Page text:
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The Philosophy of Murder

Review of Crime and Punishment by Fyodor Dostoevsky

By PAUL D. MILLER

Crime and Punishment may be the most theologically explicit and ambitious novel ever written.  It attempts nothing less than the conviction of nihilism and postmodernism for the sins latent within them, and the conversion of their adherents to Christianity. 

The books follows a young man, Raskolnikov, as he murders an old woman; is consumed by guilt; eventually confesses; and is exiled to Siberia.  He tells himself that he is murdering her for money, but he doesn’t bother to rob her competently, hides and then apparently forgets what little money he took.  Something else is driving him.

Raskolnikov tells us as much.  He feels compelled to kill to prove that he is beyond conventional morality, that he is a great man like Napoleon, that he has transcended, gone beyond, overcome.  Like Nietzsche, he believes that Christian morality is for slaves; he aspires to be a master.  He murders to argue with God.

Raskolnikov is a figure we’ve met before.  He is Ivan, from The Brothers Karamazov; Bazarov, from Fathers and Sons; Vautrin, from Pere Goriot.  They are the 19th Century European nihilists, alternatively despairing, celebrating, and wallowing in the implications of modernity.  They are mourners and celebrants and the funeral of the ancien regime.  Today their descendants are called postmodernists.

Dostoevsky’s genius as a writer is to make a character like Raskolnikov a fully-drawn and realized person while simultaneously serving as the embodiment of an idea. That’s what makes his novels unique and so philosophically dense.  Dostoevsky pulls no punches making Raskolnikov an explicit embodiment of nihilism.  Crime and Punishment puts that idea on trial.

In the conclusion of the novel, Dostoevsky has Raskolnikov repent of his crime and voluntarily confess.  It is perhaps the only book in the cannon of western literature that climaxes with a religious conversion:

“So crushed was he by the hopeless anguish and anxiety of this whole time, and especially of the last few hour, that he simply threw himself into the possibility of this wholesome, new, full sensation.  It came to him suddenly in a sort of fit, caught fire in his soul from a single spark, and suddenly, like a flame, engulfed him.  Everything softened in him all at once, and the tears flowed.”

In the closing paragraphs of the novel, Raskolnikov reaches for the Gospels.  In novels, we are supposed to live vicariously through the protagonist, feel his feelings, will his actions.  With Raskolnikov’s conversion, Dostoevsky is inviting his readers—you and I—to consider the truth of the Gospel.  That a novel could be so forthrightly Christian and simultaneously one of the great books ever written is a testament, on the one hand, to Dostoevsky’s faith and, on the other, his genius.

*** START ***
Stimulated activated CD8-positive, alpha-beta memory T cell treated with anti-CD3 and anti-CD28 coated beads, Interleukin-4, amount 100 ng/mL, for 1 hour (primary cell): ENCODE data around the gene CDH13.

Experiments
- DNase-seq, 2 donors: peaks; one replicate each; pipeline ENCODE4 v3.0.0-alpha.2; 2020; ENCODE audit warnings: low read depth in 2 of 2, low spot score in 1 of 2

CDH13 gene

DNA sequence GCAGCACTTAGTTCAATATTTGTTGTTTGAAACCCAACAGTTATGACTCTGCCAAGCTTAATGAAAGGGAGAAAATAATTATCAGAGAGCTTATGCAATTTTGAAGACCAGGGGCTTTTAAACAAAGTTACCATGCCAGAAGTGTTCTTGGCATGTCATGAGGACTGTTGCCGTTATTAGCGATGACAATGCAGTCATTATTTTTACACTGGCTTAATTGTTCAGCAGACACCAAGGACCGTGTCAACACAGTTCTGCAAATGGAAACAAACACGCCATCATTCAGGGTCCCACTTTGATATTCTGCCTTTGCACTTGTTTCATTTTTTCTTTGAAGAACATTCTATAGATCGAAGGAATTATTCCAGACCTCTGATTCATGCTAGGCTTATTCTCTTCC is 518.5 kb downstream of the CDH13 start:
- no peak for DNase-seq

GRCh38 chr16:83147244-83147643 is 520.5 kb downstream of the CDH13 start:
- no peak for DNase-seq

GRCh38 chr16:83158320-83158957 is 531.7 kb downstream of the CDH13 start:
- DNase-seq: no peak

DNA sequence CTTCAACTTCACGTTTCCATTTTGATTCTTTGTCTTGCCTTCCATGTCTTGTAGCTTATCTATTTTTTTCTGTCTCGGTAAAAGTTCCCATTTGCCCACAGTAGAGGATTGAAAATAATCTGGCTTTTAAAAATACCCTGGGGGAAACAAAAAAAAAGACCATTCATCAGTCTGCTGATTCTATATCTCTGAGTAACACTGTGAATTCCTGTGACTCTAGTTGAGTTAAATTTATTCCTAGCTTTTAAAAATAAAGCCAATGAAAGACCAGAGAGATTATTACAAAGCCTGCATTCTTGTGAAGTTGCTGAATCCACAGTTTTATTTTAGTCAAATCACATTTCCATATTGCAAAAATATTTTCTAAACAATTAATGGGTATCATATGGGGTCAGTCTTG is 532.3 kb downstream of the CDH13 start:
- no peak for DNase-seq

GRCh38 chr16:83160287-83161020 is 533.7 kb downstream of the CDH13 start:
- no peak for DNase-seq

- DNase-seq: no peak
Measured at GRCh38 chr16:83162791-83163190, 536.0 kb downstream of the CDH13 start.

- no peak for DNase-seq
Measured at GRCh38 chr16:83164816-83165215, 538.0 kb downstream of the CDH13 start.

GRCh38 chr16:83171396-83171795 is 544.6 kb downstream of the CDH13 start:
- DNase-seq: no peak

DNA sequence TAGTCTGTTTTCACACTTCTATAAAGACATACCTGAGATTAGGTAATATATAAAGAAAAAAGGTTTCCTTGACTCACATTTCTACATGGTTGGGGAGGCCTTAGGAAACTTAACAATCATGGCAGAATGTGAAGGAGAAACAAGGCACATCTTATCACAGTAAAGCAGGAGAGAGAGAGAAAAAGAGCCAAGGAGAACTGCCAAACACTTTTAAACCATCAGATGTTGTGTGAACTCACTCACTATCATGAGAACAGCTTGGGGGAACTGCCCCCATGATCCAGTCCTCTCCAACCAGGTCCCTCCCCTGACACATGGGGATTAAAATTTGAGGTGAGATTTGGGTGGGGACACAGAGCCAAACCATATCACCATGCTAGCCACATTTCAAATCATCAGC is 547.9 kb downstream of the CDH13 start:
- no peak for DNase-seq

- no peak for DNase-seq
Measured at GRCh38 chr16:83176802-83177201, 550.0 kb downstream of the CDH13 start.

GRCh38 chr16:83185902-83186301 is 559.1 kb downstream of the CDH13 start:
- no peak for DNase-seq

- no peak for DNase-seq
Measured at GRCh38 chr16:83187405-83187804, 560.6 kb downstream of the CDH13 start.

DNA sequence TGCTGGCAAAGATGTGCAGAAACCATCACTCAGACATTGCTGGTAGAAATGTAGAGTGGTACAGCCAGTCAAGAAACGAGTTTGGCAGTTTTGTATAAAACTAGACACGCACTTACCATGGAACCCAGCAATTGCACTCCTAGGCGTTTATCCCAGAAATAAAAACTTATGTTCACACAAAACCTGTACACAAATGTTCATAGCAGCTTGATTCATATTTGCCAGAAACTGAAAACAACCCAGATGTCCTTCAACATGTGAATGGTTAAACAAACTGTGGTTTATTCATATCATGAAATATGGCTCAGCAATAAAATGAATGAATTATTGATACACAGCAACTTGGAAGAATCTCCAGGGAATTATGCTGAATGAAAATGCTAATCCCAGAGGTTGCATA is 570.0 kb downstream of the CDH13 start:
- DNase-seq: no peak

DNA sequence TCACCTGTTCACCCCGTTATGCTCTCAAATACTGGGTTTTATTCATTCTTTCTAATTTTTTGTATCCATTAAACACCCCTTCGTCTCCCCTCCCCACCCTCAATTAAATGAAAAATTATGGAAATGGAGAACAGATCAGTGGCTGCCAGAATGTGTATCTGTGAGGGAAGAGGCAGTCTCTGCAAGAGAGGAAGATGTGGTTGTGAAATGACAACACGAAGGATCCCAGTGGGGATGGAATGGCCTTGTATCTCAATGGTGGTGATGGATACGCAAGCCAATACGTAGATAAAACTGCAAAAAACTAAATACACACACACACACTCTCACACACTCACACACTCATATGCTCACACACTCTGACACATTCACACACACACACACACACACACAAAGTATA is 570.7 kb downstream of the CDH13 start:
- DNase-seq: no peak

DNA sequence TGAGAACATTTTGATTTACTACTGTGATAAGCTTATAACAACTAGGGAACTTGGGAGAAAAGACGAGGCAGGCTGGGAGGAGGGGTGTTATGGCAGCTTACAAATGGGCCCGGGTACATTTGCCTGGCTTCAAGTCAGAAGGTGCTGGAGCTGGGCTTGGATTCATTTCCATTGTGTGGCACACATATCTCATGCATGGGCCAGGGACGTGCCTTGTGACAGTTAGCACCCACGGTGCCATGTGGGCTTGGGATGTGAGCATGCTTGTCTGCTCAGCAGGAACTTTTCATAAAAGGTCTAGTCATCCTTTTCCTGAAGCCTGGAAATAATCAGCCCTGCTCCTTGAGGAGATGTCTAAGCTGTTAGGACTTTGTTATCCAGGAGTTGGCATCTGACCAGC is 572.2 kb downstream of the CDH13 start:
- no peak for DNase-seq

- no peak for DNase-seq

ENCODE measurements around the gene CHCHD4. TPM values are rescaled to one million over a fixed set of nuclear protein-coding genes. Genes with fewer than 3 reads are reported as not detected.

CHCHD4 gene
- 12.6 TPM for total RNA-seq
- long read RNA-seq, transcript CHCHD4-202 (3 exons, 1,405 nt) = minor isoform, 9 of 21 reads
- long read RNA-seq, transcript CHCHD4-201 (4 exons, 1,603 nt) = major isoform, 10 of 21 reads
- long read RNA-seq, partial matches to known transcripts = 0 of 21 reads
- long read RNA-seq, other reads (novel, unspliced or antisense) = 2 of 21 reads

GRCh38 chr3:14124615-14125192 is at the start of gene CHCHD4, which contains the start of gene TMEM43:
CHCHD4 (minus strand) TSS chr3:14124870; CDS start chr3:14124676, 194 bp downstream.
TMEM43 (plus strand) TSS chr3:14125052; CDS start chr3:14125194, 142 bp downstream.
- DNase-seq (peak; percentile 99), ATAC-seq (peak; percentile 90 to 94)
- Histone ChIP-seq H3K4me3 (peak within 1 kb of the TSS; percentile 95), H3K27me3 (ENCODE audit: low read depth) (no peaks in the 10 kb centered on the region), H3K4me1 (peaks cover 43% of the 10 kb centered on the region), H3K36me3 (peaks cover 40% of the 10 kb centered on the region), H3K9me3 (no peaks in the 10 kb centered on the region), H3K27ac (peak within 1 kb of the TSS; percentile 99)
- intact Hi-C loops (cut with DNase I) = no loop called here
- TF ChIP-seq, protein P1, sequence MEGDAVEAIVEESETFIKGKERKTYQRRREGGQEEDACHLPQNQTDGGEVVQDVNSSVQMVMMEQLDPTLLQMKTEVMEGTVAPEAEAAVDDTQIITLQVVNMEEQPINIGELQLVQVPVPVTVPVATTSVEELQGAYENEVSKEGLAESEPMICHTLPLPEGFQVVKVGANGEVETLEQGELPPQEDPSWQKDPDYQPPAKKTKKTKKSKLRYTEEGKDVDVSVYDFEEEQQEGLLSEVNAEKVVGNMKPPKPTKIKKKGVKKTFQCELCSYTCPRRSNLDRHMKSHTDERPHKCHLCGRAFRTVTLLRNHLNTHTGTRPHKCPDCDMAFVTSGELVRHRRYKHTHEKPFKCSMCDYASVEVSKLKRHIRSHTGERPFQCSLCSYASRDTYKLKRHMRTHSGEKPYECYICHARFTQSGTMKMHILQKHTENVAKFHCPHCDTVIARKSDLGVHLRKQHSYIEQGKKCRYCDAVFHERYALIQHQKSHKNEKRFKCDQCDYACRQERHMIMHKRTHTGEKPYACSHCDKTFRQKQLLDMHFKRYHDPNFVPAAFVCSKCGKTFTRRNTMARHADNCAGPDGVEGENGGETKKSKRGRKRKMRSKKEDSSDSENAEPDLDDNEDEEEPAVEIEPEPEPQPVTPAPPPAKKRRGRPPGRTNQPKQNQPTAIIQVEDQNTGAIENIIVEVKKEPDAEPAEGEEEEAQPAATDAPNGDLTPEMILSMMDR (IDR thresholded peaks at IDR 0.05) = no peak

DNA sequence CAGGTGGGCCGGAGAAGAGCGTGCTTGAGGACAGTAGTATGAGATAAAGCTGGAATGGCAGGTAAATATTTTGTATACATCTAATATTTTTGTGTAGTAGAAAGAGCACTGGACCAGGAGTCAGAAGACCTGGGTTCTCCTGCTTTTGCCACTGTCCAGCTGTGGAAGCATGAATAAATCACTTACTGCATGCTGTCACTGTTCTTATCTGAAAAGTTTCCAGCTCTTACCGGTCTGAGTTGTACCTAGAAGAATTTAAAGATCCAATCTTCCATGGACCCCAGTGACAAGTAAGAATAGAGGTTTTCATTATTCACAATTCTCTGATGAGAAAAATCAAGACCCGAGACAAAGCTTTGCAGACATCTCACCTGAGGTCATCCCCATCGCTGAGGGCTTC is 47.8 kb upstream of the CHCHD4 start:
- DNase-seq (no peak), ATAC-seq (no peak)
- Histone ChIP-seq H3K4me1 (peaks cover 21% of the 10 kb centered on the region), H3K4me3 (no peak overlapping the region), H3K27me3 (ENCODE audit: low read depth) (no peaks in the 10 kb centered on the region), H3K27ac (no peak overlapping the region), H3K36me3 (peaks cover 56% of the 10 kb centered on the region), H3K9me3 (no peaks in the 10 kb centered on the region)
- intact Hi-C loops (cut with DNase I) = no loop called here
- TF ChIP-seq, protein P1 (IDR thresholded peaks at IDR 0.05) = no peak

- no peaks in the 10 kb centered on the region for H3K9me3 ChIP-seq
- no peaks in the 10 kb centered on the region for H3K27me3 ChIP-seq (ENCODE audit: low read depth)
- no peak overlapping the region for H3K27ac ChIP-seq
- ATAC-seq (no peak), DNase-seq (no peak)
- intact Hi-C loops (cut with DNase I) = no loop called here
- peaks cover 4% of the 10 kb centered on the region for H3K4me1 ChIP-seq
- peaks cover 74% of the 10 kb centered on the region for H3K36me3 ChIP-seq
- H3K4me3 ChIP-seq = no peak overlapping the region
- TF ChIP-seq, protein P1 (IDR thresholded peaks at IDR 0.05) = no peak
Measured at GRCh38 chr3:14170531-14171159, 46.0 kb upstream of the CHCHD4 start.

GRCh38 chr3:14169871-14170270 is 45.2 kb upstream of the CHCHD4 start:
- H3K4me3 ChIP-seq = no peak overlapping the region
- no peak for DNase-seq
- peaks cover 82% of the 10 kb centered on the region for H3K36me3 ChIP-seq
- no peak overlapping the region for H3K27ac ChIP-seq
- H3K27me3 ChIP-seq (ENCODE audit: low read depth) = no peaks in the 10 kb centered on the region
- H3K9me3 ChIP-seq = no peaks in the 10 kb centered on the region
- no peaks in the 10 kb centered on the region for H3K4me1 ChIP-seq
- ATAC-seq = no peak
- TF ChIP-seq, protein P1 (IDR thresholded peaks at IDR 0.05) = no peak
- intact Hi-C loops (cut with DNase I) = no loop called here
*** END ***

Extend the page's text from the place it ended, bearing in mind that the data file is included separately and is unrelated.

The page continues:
Dostoevsky’s refutation of nihilism by showing how it collapses in grief, despair, and violence reflects a true anthropology.  He understands that human beings are not made to be purely autonomous, self-creating moral supermen; we are made to be dependent, God-worshipping beings—who have more dignity and worth than we could ever invent for ourselves on our own.

Raskolnikov is convicted and eventually converted by the love—agape, not romantic—of a Christian woman named Sonya.  The main point of the novel—that Christianity has the answer to the despair and violence of nihilism—hinges on how plausible a character she is.  The whole weight of Crime and Punishment rests on how persuasive, real, and attractive a picture of Christ she is, as Raskolnikov’s picture of nihilism is bleak, dark, and ugly.

This may be the novel’s main point of weakness.  I suspect different readers react to Sonya in different ways.  I can imagine some readers, unused to simple sincerity and love, accusing her being saccharine and annoying; others, plastic and inauthentic.  Sonya is a Christian figure, like Alyosha in The Brothers Karamozov, but unlike him she does not seem to grapple with her faith.  It seems fixed and unmoving.  That is admirable, but also hard to empathize with, and a little dull.  There is little drama in sainthood.

To fix this, Dostoevsky has Sonya turn to prostitution to feed her starving siblings.  He probably makes this move to ground her in the harshness and brutality of the real world, to give her a struggle lest she be a mere saint or angel.  Sonya must be a real person who struggles with real trials if her picture of Christianity is to resonate with mere mortals.  But in doing so, Dostoevsky turns Sonya into a cliché—the “hooker with the heart of gold” has her own Wikipedia entry—and creates a schizophrenic character who makes no logical sense.  Her picture of Christ is both sterile and distorted.

Crime and Punishment is, without doubt, one of the finest books I have ever read against whatever criteria you want to judge it by—aesthetic, theological, dramatic, or merely emotional.  It accomplishes all you can ask of a novel.  It inspires, ennobles, and educates.  It expands our sympathies and tells a true story.  It is, almost, the perfect novel.  If Sonya was more like Alyosha, it would be.


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